Treatment-research overlap demands paradigm shift in ethical oversight
medwireNews: As we come to learn more from healthcare, the traditionally distinct medical fields of treatment and research are becoming increasingly difficult to tell apart - so much so that the current framework for human subject protection is no longer applicable, argues a team of John Hopkins (Baltimore, Maryland) bioethicists in a Hastings Center Report.
This disconnect, according to authors Nancy Kass and colleagues, is impeding the activities that a learning healthcare system aims to achieve. "[O]ur system of oversight relies too heavily on the research-practice distinction to identify which activities warrant ethical review and to determine when patients are at risk and in need of oversight protection," they write.
Healthcare's increasing dependence on the collection, aggregation, and analysis of patient-level data to compare the effectiveness of various strategies and ultimately improve quality "provides an opportunity to rethink what matters morally in protecting the rights and interests of patients," say the authors.
Today's oversight, according to the article, saps limited resources and distracts hospital institutional review boards from quality oversight that is truly needed.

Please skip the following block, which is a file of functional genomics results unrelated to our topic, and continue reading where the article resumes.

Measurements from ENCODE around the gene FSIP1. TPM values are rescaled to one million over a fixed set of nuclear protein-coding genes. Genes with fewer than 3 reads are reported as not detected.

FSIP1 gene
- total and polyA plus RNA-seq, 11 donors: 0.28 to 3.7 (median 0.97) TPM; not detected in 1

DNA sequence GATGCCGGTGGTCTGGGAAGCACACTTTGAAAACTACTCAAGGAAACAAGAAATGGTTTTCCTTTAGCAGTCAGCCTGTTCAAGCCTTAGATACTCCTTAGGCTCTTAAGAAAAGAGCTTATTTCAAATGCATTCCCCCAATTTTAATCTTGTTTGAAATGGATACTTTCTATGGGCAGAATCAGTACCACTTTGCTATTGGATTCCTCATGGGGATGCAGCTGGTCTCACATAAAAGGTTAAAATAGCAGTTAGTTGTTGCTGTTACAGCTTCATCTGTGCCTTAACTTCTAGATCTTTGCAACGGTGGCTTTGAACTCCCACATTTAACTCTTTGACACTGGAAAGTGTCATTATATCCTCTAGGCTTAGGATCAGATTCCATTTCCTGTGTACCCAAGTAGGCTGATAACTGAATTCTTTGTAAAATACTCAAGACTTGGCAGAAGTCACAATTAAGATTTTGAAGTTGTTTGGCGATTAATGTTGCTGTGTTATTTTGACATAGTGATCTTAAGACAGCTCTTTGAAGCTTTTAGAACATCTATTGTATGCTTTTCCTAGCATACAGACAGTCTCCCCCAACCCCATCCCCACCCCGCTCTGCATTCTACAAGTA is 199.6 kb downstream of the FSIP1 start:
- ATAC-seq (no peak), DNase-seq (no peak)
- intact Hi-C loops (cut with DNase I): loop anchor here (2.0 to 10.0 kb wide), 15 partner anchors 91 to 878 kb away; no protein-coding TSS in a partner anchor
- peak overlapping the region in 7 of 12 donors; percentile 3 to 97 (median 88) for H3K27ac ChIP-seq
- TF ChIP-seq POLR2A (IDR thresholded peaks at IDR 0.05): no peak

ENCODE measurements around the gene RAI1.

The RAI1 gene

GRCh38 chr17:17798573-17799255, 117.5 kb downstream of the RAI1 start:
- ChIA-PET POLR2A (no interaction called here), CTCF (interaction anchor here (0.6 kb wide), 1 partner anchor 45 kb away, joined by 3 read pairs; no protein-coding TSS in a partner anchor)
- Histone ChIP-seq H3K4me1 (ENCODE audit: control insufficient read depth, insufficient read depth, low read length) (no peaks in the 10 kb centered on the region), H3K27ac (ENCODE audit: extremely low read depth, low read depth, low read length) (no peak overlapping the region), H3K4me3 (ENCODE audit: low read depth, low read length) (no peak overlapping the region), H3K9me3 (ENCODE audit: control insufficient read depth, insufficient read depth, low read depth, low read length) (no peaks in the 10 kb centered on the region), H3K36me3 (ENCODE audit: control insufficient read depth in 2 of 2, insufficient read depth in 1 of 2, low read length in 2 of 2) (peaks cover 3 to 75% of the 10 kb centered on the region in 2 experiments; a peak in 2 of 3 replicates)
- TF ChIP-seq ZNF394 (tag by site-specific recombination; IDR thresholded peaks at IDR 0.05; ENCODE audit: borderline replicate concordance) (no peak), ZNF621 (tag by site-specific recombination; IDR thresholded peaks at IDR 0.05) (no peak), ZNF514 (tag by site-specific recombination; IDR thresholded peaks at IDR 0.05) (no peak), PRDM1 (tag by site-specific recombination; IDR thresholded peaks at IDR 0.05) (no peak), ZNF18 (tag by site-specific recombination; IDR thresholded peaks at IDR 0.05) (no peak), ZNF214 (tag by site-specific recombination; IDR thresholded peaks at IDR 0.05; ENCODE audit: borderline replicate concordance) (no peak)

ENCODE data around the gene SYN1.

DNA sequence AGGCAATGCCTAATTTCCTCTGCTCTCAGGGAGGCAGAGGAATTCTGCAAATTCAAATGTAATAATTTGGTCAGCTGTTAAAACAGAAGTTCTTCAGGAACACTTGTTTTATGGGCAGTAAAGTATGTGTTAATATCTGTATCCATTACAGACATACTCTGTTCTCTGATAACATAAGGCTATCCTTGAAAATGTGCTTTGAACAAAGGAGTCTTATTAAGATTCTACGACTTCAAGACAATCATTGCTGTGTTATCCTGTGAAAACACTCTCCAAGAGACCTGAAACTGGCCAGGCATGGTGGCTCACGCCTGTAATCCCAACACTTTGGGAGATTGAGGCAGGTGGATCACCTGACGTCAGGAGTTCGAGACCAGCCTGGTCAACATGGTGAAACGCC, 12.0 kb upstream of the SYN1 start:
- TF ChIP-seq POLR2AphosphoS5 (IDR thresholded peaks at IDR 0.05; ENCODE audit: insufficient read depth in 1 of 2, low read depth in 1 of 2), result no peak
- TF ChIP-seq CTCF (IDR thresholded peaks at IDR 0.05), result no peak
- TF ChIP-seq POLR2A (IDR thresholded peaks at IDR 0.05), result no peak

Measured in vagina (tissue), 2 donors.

Commenting on appropriate oversight in a separate article, the authors call for a new ethical framework that hinges on the level of risk and burden created by any mode of data collection rather than having a treatment-research dichotomy act as the deciding factor.
Even further, the authors pose the patient protection framework as a matter of duty for the medical establishment to conduct learning activities and patients to contribute to such activities. "Just as health professionals and organizations have an obligation to learn," they write, "patients have an obligation to contribute to, participate in, and otherwise facilitate learning."
The bioethicists envision a learning healthcare system that "rejects the moral relevance of the traditional distinction between research and practice," and instead adopts policies and practices that link the "rights and dignity of patients [with] the common purpose of improving… clinical care and the healthcare system."
Disclosing this link to patients would keep them aware of how health care systems learn while allowing for transparency about risks and benefits as well as the confidentiality of their medical information when transmitted to other institutions.
The authors concede that the goals they presented in their article are "lofty" and likely to stir debate. In one of several accompanying commentaries, for example, the Hopkin's approach was described as "radical" by Christine Grady and David Wendler (National Institutes of Health Clinical Center, Maryland), who disagree with the call for a healthcare system designed to maximize learning activities.
By Peter Sergo, medwireNews Reporter